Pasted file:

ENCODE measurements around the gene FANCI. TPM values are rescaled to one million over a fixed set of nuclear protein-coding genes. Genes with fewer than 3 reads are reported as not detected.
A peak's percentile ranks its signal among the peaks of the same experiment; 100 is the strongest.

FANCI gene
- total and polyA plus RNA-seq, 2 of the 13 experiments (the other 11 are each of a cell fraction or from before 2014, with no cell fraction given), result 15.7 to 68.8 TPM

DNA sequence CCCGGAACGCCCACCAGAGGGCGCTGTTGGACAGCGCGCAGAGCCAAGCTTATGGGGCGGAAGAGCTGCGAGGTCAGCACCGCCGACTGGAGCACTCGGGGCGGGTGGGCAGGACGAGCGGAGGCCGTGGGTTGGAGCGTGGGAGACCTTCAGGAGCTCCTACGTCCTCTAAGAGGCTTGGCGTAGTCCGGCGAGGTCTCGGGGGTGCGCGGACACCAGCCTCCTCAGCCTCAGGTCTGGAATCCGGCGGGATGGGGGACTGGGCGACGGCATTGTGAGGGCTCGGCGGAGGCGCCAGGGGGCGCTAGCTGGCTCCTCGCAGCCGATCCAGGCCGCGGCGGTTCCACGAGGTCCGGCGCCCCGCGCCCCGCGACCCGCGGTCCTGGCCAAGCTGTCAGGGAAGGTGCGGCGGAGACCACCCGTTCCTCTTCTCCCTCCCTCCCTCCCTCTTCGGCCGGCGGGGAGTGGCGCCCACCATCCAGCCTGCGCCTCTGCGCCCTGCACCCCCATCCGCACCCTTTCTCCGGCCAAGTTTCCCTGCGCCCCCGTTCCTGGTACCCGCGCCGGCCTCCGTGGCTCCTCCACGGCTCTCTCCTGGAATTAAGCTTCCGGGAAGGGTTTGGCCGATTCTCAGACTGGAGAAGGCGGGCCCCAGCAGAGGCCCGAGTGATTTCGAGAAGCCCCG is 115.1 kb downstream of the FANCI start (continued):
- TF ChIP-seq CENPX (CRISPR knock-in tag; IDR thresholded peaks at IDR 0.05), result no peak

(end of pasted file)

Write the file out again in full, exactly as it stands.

ENCODE measurements around the gene FANCI. TPM values are rescaled to one million over a fixed set of nuclear protein-coding genes. Genes with fewer than 3 reads are reported as not detected.
A peak's percentile ranks its signal among the peaks of the same experiment; 100 is the strongest.

FANCI gene
- total and polyA plus RNA-seq, 2 of the 13 experiments (the other 11 are each of a cell fraction or from before 2014, with no cell fraction given), result 15.7 to 68.8 TPM

DNA sequence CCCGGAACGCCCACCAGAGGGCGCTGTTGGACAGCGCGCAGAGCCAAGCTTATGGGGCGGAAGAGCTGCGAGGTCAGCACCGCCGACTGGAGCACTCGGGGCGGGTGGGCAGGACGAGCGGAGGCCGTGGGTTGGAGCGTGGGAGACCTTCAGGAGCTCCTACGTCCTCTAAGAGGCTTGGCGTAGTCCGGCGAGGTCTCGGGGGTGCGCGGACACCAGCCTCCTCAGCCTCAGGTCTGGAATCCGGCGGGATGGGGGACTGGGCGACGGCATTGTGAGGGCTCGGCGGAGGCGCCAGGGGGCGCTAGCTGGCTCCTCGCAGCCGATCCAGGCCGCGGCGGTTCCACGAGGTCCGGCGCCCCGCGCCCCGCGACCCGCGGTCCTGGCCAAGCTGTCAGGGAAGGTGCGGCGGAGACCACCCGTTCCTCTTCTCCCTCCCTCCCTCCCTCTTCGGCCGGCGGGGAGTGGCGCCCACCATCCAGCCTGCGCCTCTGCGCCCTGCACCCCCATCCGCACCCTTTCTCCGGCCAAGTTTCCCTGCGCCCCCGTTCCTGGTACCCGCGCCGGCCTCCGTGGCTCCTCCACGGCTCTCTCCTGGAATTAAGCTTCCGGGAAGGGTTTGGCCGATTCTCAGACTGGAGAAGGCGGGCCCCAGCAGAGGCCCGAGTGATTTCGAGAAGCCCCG is 115.1 kb downstream of the FANCI start (continued):
- TF ChIP-seq CENPX (CRISPR knock-in tag; IDR thresholded peaks at IDR 0.05), result no peak